This seal with an elephant as field animal is shown with self control ISD 15 symbol 1 jpg of a house holder ISD 30 symbol nr 2 jpg during the period of the second Tirthankara, Ajitnath, underwent sallekhana as a renunciate shraman caring his peacock broom near his lap, or the great vows (mahavratas). These seals read from right to left and the text below shows that through sallekhana one avails the pancham gati of salvation. No other culture in the world carries this approach as is found in the Jain culture with its logical metaphysics. Those who know the imbalance of this vital theme will positively consider that Indus folk received this belief only from the Jina ascetic culture, prevailing in the Bharatvarsh (larger India) of those days. Below, a sign of the pancham gati of salvation is shown attached to the symbol of sallekhana in the triple peak.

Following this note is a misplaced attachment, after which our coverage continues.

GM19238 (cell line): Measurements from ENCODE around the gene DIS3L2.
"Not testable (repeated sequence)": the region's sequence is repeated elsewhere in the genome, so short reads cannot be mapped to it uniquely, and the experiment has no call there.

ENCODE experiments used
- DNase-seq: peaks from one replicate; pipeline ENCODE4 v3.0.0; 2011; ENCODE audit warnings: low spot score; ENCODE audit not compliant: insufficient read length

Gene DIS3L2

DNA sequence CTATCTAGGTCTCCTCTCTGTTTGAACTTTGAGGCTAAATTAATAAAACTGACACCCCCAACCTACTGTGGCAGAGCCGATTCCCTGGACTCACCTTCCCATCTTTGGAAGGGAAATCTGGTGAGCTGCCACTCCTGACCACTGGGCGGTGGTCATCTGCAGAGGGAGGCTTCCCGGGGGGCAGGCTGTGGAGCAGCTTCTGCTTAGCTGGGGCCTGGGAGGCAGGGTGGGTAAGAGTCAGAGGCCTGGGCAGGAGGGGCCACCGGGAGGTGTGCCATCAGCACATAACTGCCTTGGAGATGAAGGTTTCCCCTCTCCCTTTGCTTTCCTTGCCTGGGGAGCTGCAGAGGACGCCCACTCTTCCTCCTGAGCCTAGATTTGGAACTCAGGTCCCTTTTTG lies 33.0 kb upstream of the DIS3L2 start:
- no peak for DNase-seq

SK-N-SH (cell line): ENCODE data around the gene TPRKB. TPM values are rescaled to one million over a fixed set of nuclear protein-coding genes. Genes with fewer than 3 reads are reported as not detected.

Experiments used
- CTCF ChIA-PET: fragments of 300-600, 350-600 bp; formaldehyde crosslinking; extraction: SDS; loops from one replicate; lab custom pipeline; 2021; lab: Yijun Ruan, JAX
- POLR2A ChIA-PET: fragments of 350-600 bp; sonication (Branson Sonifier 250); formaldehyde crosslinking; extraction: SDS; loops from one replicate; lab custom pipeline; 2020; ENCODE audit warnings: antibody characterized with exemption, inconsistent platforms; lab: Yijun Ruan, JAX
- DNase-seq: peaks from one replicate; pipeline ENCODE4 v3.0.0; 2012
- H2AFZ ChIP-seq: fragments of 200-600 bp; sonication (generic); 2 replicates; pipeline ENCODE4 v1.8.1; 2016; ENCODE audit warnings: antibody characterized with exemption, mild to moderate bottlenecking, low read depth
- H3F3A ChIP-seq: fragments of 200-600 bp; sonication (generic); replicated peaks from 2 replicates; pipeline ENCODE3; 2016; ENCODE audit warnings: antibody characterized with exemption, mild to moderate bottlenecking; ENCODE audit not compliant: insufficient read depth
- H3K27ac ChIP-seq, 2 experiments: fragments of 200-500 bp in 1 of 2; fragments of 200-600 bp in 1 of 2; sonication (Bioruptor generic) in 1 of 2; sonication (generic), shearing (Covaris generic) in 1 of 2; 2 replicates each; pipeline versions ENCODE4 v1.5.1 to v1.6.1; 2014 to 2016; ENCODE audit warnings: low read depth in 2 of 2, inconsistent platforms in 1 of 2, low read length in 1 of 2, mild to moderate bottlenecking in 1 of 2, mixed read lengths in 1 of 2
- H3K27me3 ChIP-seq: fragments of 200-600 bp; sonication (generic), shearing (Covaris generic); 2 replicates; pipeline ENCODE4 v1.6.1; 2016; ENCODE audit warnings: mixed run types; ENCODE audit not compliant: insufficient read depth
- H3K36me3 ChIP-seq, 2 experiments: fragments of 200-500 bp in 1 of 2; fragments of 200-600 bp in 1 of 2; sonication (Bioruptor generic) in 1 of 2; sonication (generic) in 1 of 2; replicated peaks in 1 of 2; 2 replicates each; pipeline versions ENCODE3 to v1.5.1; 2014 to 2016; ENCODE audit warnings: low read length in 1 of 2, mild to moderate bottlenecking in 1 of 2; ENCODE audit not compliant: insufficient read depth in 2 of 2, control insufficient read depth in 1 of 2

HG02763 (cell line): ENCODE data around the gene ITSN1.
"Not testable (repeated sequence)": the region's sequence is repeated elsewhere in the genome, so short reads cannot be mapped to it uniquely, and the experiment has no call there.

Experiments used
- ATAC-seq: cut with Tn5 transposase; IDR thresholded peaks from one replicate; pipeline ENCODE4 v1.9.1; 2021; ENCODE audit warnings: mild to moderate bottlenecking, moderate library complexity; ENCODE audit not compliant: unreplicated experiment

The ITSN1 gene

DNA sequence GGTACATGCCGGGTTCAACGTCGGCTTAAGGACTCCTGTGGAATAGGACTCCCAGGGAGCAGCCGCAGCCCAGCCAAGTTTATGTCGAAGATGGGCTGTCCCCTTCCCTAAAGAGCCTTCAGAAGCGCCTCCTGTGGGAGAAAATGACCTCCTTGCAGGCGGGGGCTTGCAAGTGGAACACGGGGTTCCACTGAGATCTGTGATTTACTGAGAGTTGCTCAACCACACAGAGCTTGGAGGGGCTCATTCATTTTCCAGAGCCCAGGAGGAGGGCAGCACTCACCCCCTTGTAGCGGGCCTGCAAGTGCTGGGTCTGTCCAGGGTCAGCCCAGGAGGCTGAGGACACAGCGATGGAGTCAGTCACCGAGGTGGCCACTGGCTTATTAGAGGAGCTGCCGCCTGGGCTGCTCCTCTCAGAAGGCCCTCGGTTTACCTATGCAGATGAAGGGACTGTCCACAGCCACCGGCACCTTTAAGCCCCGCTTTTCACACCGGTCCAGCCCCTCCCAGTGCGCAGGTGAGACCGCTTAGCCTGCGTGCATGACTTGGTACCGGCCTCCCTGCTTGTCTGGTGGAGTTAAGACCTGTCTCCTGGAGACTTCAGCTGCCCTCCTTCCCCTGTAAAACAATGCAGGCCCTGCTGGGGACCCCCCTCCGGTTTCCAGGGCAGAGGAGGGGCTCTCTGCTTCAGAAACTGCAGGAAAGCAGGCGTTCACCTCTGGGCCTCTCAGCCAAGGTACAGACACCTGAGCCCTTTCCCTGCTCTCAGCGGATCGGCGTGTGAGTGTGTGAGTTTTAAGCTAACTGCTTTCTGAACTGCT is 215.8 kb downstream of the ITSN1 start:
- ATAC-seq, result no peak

ISD 30 5 jpg  ISD 30 6 jpg  ISD 30 7 jpgISD 30 8 jpg

area – the holy place of Shikarji in present day Jharkhand where many householders and renunciates go to observe ratnatraya and sallekhana. The sign thus justifies interpretation as samadhimaran and not as Bhishma. One also sees a big pichhi or peacock feather brush placed on the triple peaks of Shikarji.

ISD 30 9 jpg

Since ancient days Indians have symbolic expressions for preaching to oneself when alone. Mostly they maintained silence according to their vow of vacan gupti (silencing speech), where symbols conveyed the message irrespective of the language they spoke.